Mario Batali is returning to the industry he walked away from a half-decade ago, after allegations of sexual misconduct led him to divest from the Eataly empire and the Manhattan restaurant group he founded with restaurateurs Joe and Lidia Bastianich.
In a liquor license application filed this month, Batali is listed as an applicant for Common Good Bakery, a two-location business located in Traverse City, Michigan. Jason Gollan, who founded the bakery with his wife Linda Gollan, confirmed Batali’s involvement, referring to the chef as “an owner, a minority investor, a neighbor, and a friend.”
It’s Batali’s first reported investment in a new restaurant since he was accused of sexual misconduct in 2017. Batali divested from Batali & Bastianich Hospitality Group, a portfolio that included Del Posto, Babbo, Lupa, Felidia, and other Manhattan restaurants, in 2019, and sold his minority stake in Eataly the same year. Batali was also an investor in the Spotted Pig, the West Village gastropub from Ken Friedman and April Bloomfield that closed in 2020.
The partnership between Batali and Common Good surfaced in a liquor license application for a second location of the bakery that opened at 1115 East Eighth Street this week.
“We plan to leverage our partnership with celebrity chef Mario Batali and launch a series of events designed to tackle the problem of food insecurity in northern Michigan,” the Gollans wrote in an application put before Traverse City commissioners on January 3. “Each event will feature a nationally known celebrity chef, with whom we will create a once-in-a-lifetime culinary event and raise tens of thousands of dollars to fight hunger.”
Gollan, a 20-year veteran of the restaurant industry, opened the first location of Common Good in 2017. He says that Batali is a regular at the bakery and offered his support. “I decided to work against this cynicism and fear that’s everywhere,” Gollan says, pointing out the “wokes from Oberlin,” a liberal arts college in Ohio known for student activism.
According to Gollan, northern Michigan has gotten some national recognition for its wines. “But the food scene is just beginning,” he says. “I’m trying to put this town on the map and our wine on the map.” This week marked the reopening of his original location following renovations in addition to the opening of his second; the bakery is also segueing to include dinner service.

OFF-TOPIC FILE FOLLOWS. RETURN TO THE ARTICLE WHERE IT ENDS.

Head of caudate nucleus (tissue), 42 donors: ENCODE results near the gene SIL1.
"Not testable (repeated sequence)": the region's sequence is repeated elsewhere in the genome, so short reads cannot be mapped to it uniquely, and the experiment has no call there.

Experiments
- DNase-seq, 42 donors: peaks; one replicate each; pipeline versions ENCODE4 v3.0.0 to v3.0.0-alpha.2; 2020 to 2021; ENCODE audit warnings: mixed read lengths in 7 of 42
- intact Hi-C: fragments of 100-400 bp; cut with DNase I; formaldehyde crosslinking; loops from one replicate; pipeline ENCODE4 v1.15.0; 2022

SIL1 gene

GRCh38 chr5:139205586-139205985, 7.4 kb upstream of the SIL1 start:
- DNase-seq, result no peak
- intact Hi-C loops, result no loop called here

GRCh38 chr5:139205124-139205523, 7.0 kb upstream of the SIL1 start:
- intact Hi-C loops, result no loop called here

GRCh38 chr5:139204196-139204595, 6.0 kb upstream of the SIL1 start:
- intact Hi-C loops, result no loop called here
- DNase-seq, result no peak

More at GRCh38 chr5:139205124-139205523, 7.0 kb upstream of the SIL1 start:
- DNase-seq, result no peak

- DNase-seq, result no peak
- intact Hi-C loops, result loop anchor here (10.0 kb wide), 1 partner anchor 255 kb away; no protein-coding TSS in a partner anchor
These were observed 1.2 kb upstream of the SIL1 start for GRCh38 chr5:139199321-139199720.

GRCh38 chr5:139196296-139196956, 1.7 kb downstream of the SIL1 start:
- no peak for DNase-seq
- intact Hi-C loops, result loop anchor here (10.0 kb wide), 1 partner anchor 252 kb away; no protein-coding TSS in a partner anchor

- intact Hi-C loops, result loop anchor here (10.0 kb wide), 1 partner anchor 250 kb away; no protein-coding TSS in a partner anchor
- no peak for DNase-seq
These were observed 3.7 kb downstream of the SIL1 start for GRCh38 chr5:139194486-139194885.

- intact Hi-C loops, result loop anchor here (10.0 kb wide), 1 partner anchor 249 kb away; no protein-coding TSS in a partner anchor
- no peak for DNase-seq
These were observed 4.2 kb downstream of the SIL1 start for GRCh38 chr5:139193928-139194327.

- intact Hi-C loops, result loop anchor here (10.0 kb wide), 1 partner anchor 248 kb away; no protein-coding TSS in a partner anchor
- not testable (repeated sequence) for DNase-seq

Batali and his wife Susi Cahn own an estate in Northport, a half-hour outside of the north Michigan county where Common Good is located, and the chef is an outspoken fan of the region. He previously said that “Michigan is the America I always thought existed,” while Traverse City is included on his 2016 list of top food destinations in the country. Prior to the misconduct allegations, Batali was slated to host a television show based out of the northern Michigan resort town and was rumored to be involved in the development of a restaurant in the region.
The partnership comes less than two years after Batali and business partner Joe Bastianich agreed to pay $600,000 to at least 20 of their former employees as part of a settlement in a state investigation that found the restaurateurs violated state and city human rights laws at their restaurants.
The New York Police Department has investigated three sexual assault complaints against Batali but those cases were later closed due to expiration of the statute of limitations and a lack of evidence. Batali was found not guilty in one instance of indecent assault and battery at a trial in Boston last year. In 2022, the debate over Batali’s misconduct and ramifications reignited following the release of the documentary Batali: The Fall of a Superstar on Discovery Plus.